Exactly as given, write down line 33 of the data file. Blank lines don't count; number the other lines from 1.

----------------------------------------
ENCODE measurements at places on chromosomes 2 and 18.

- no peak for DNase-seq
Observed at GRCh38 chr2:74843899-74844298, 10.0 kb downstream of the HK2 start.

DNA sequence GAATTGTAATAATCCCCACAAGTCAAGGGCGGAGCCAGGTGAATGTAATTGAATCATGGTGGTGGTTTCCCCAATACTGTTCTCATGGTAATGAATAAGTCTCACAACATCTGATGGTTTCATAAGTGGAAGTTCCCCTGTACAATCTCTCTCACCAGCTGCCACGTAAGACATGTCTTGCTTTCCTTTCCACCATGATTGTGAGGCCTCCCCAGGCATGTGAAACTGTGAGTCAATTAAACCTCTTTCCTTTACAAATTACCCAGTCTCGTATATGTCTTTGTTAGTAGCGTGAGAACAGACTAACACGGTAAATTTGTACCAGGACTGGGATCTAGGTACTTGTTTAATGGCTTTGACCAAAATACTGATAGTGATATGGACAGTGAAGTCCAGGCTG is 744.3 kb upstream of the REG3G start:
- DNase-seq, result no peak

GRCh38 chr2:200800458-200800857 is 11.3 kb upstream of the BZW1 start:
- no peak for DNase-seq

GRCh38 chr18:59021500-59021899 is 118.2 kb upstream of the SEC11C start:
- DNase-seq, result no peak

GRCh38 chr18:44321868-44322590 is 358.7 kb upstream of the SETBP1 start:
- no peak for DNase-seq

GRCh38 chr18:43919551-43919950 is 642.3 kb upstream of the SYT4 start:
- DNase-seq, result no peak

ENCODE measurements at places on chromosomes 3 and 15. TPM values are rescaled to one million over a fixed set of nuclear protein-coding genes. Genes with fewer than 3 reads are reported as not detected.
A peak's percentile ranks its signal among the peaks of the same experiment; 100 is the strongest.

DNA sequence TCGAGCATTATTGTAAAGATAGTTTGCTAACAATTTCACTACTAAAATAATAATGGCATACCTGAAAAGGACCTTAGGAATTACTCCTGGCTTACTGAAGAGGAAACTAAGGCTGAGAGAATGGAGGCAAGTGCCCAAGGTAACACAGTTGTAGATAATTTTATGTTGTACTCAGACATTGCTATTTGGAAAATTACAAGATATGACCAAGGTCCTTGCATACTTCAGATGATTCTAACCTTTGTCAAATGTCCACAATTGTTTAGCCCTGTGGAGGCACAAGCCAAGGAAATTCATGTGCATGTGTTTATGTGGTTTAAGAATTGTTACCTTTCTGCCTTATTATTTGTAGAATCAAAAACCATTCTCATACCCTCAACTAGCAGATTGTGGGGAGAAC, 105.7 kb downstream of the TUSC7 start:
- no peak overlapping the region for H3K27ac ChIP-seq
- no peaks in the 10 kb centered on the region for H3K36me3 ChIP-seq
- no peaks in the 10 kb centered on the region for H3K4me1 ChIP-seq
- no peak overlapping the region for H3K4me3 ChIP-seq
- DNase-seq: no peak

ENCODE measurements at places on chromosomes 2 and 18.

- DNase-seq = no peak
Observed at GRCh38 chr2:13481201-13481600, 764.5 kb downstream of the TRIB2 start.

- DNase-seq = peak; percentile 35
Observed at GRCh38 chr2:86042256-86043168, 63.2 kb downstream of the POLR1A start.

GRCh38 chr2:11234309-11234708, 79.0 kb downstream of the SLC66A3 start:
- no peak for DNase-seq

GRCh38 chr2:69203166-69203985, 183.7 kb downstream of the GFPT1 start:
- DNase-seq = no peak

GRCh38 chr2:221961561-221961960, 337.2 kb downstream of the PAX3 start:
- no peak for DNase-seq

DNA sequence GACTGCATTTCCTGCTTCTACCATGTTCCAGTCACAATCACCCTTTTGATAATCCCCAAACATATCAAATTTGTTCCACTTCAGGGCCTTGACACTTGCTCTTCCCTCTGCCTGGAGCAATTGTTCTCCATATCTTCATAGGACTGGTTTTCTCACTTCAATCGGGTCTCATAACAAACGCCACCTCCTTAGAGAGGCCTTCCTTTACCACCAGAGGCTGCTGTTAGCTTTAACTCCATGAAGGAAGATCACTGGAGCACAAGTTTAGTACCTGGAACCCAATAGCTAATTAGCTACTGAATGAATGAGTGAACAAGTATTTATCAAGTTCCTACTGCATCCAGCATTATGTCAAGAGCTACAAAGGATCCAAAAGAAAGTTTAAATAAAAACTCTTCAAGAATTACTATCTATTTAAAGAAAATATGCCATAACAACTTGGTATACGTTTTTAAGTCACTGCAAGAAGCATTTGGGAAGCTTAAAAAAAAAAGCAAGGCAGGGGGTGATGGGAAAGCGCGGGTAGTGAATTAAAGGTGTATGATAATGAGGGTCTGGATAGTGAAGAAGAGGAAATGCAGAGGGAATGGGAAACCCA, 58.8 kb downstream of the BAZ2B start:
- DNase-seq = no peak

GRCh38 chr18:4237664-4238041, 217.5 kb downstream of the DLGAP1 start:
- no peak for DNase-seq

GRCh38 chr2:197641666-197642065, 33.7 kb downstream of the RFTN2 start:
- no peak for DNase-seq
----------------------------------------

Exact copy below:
DNA sequence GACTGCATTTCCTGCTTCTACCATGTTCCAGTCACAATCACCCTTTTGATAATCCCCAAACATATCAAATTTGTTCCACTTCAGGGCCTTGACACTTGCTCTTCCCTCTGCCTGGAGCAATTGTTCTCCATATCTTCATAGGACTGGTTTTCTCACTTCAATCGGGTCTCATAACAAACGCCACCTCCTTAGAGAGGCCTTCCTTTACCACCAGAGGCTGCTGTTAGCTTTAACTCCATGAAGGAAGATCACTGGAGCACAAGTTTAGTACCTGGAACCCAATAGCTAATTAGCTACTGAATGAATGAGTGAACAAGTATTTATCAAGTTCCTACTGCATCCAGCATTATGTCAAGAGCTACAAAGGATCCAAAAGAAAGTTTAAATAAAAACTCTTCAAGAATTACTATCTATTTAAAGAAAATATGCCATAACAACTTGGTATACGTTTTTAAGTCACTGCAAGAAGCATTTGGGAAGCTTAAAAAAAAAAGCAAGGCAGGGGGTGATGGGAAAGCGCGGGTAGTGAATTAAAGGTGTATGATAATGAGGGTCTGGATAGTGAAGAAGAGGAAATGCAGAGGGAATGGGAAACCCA, 58.8 kb downstream of the BAZ2B start: